The Canadians up on the lakes are great fans of wood , as well as gasoline as fuel.

With a limited season the boats are shed stored , so are exposed to the elements far less.

With 100% constant care wood is just fine , but the wood boat then becomes the hobby , not boat living or cruising.

Maine also has areas where wood is accepted .

Not too many folks prefer wood maint to cruising so the market is limited , even for Gold Plated boats.

The wood exception is tiny runabouts (Gar Wood style ) in pristine condition and of course the

Trumphy House Boats , the corperate folks have to be seen in, which are fabulous to be aboard.
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Old 11-24-2015, 11:45 AM   #27
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FF wrote;
"With 100% constant care wood is just fine , but the wood boat then becomes the hobby , not boat living or cruising."

Don't be ridiculous.
Wood boat owners spend more time on maintenance. Probably more than a little bit but probably not much more than that. But something never considered here is that skippers in the 50's knew a lot more about wood boat maintenance. In the 50's skippers did a lot of boating including trips to Alaska from Puget Sound. They spent most of their summer enjoying their boats so your implication that they spent all their time sanding and painting is .... ridiculous.
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Old 11-24-2015, 12:04 PM   #28
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Is it difficult to sell a wood Grand Banks?

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Originally Posted by manyboats View Post
Wood boat owners spend more time on maintenance. Probably more than a little bit but probably not much more than that. But something never considered here is that skippers in the 50's knew a lot more about wood boat maintenance. In the 50's skippers did a lot of boating including trips to Alaska from Puget Sound. They spent most of their summer enjoying their boats so your implication that they spent all their time sanding and painting is .... ridiculous.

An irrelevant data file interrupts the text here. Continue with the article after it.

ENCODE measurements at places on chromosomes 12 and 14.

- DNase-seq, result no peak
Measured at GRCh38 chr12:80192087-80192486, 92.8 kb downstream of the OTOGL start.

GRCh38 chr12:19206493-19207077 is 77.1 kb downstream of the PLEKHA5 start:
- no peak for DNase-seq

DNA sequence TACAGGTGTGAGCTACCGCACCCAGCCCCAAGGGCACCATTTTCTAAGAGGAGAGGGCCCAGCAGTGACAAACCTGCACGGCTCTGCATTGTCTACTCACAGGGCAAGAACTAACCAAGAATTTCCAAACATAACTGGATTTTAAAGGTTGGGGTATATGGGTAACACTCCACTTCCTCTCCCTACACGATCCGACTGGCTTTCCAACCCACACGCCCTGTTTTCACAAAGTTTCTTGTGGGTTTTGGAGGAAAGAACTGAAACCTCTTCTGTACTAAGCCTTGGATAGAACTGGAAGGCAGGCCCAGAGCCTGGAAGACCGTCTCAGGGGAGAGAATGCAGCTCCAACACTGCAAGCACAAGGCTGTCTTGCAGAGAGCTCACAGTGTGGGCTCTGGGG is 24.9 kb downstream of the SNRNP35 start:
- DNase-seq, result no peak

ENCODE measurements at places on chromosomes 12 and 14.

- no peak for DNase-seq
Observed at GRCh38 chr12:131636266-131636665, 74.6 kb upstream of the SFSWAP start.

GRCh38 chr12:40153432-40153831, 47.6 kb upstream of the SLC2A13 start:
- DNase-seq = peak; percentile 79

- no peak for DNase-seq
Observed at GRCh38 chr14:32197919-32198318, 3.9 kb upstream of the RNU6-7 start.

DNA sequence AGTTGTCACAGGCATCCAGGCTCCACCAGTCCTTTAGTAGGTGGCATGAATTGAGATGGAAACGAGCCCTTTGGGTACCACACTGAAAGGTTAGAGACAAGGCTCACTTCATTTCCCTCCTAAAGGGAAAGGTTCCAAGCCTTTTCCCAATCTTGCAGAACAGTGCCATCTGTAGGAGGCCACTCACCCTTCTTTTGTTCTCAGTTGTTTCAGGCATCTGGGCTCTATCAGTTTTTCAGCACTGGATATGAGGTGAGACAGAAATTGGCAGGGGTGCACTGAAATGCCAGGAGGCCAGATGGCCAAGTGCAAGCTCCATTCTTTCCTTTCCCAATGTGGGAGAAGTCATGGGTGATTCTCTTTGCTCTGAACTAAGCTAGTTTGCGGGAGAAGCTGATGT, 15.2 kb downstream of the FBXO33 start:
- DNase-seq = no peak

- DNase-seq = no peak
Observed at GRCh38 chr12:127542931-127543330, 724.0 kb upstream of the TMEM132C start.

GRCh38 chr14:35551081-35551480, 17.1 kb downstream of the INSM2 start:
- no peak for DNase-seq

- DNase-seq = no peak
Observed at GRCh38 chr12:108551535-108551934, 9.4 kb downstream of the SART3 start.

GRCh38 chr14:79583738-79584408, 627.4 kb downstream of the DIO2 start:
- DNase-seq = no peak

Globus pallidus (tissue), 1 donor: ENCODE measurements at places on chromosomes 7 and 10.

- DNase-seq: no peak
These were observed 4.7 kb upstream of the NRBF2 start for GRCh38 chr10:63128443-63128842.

Well...one other factor is that the wooden boat world has gone in two directions: the very visible "fine" one with varnish, brass, shows, and so on. And that is clearly a maintenance-intensive route. But there are also a lot of painted wooden cruisers. Some ex work boats. Some production. Some "custom". This is a world in which the boat's value can hover in the positive range but immediately turn negative and become a net liability. The drive to insure all boats in marinas has added to the pressure, and these are the boats to truly stay away from. "Free like a (toxic) puppy" comes to mind.

Finally, some times boats in the "fine" category fall into disrepair and end up in the lower strata. Getting them back up requires money and - often - lack of sound judgement.


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Old 11-24-2015, 12:30 PM   #29